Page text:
A big perk of AP is if you score a 4 or higher on the exam (scale: 1-5) you can get departmental credit in an American college, meaning if you score 4-5 in AP English, you can skip English Comp your Freshman year (though, important to note scores are not necessarily important for college admission, like the SAT).

Think of AP as the buffet option—it’s a set of 38 courses to pick from, so students can get real deep into their area of interest or shop around like liberal art basement dwellers. In Shanghai, some schools allow ninth graders to take AP courses/exams but it’s most common to start in 10th grade. Typically there are limits due to an AP course’s inherent rigorous nature. For example at SAS, you’re limited to one in 10th grade; but can choose to take more in grades 11 and 12 (years 12 and 13 in UK-talk). Here there are prerequisites for taking certain AP courses (like for calculus, you have to take pre-calc), but there’s no general aptitude test to qualify to take them.

“AP provides single year courses available in a large number of subjects, which allows for highly customizable pathways so that students are not locked in and have the flexibility to design programs that fit them individually. Unlike the others (IB is a two-year course), you have options, you can take one year of computer science and if you don’t like it you can change the next year; it’s a flexible choice and very American in that way.”Dr. Benjamin Lee, High School Principal SAS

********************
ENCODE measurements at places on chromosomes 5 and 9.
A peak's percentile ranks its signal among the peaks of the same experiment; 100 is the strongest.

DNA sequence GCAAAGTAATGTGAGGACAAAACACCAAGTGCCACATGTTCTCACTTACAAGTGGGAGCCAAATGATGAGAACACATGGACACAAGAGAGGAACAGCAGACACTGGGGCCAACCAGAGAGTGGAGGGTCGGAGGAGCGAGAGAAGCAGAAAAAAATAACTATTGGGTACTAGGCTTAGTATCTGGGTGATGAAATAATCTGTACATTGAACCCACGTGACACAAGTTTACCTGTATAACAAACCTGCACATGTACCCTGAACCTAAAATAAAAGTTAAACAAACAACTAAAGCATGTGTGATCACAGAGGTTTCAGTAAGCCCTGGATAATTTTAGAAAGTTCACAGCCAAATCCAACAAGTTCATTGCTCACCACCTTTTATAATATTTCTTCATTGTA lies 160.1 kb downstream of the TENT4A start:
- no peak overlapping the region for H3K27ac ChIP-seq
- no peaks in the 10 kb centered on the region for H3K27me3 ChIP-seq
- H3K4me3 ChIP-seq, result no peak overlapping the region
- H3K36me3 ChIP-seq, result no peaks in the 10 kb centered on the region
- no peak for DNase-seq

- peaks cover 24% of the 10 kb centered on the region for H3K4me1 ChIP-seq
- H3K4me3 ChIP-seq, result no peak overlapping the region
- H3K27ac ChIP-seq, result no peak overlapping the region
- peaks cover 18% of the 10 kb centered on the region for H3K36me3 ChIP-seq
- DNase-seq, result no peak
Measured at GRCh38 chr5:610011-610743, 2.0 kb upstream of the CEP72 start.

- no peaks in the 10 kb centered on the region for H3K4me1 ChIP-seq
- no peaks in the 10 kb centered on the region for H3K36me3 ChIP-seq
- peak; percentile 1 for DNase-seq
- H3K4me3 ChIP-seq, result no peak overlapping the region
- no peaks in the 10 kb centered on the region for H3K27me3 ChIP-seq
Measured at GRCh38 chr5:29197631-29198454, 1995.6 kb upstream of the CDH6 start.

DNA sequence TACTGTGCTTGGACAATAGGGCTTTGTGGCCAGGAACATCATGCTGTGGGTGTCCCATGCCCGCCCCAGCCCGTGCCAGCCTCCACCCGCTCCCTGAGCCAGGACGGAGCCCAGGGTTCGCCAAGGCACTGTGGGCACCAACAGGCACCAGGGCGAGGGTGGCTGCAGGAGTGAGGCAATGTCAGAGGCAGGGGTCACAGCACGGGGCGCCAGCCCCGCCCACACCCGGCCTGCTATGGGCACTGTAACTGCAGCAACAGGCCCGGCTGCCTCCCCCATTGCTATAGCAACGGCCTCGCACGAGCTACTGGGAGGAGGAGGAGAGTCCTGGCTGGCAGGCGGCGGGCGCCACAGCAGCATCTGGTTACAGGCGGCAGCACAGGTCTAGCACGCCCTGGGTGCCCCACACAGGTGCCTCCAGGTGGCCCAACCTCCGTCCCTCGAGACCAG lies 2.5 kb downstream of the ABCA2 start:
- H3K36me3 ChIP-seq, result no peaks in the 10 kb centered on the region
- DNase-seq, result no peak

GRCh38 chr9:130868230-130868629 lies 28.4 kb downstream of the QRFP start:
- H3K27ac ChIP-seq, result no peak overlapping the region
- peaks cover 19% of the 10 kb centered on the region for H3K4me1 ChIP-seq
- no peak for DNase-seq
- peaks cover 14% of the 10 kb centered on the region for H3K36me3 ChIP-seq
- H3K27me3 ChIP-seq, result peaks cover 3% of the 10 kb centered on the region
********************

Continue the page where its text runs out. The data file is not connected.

Schools that offer AP in Shanghai: Shanghai American School (SAS), Concordia International School Shanghai (CISS), and Shanghai Livingston American School.

It also seems worth mentioning that other ‘International Divisions’ of public high schools can offer a few AP classes (ex: Shanghai High School International Division), because AP schools don’t have to commit resources to a program, they can just offer 1-2 classes.

Key Points:
-Opportunity to gain college credit
-A set of 38 courses, but schools don’t always offer all 38
-One year courses can allow for more experimentation than 2-year programs
-Measured by one external exam
-Recommended for good test takers and independent workers, and those who have a strong desire to go to an American university (though most American universities also consider A Levels and IB competitive).